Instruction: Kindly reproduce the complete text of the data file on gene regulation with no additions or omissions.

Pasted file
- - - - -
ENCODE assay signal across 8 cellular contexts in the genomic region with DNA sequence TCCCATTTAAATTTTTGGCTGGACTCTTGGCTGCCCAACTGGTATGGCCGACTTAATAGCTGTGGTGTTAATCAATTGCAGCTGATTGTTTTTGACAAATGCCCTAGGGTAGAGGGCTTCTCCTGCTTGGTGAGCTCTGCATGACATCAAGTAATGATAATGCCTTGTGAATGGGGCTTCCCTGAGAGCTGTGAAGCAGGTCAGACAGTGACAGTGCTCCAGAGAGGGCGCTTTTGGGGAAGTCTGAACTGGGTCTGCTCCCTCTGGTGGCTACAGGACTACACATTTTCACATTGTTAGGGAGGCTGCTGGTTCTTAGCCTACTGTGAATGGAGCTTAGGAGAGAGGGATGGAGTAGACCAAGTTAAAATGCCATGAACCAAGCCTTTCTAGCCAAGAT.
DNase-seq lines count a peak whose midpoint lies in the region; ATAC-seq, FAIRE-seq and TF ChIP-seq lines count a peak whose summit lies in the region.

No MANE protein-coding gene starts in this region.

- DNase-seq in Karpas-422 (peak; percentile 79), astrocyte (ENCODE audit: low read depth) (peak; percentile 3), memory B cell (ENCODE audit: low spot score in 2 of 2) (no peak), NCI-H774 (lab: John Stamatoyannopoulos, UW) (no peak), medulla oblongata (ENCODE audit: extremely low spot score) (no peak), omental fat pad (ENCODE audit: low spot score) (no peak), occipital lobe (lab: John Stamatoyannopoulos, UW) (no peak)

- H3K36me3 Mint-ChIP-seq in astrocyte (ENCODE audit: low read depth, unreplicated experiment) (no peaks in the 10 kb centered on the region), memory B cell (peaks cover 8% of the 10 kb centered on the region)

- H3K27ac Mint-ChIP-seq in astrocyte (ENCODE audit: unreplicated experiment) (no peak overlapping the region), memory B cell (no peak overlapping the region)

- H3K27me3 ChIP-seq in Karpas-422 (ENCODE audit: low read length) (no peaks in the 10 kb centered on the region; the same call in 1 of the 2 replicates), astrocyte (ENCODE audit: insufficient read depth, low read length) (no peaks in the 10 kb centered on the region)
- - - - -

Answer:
ENCODE assay signal across 8 cellular contexts in the genomic region with DNA sequence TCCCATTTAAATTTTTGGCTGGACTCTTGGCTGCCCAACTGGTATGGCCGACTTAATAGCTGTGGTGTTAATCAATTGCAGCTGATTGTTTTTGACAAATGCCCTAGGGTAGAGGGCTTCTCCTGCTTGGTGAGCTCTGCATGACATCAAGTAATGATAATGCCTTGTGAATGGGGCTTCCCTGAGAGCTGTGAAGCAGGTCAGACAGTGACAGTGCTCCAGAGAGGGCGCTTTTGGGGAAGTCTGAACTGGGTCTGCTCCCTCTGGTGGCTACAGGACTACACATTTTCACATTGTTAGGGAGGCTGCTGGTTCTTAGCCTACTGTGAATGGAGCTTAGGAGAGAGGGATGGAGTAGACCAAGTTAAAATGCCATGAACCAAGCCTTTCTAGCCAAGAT.
DNase-seq lines count a peak whose midpoint lies in the region; ATAC-seq, FAIRE-seq and TF ChIP-seq lines count a peak whose summit lies in the region.

No MANE protein-coding gene starts in this region.

- DNase-seq in Karpas-422 (peak; percentile 79), astrocyte (ENCODE audit: low read depth) (peak; percentile 3), memory B cell (ENCODE audit: low spot score in 2 of 2) (no peak), NCI-H774 (lab: John Stamatoyannopoulos, UW) (no peak), medulla oblongata (ENCODE audit: extremely low spot score) (no peak), omental fat pad (ENCODE audit: low spot score) (no peak), occipital lobe (lab: John Stamatoyannopoulos, UW) (no peak)

- H3K36me3 Mint-ChIP-seq in astrocyte (ENCODE audit: low read depth, unreplicated experiment) (no peaks in the 10 kb centered on the region), memory B cell (peaks cover 8% of the 10 kb centered on the region)

- H3K27ac Mint-ChIP-seq in astrocyte (ENCODE audit: unreplicated experiment) (no peak overlapping the region), memory B cell (no peak overlapping the region)

- H3K27me3 ChIP-seq in Karpas-422 (ENCODE audit: low read length) (no peaks in the 10 kb centered on the region; the same call in 1 of the 2 replicates), astrocyte (ENCODE audit: insufficient read depth, low read length) (no peaks in the 10 kb centered on the region)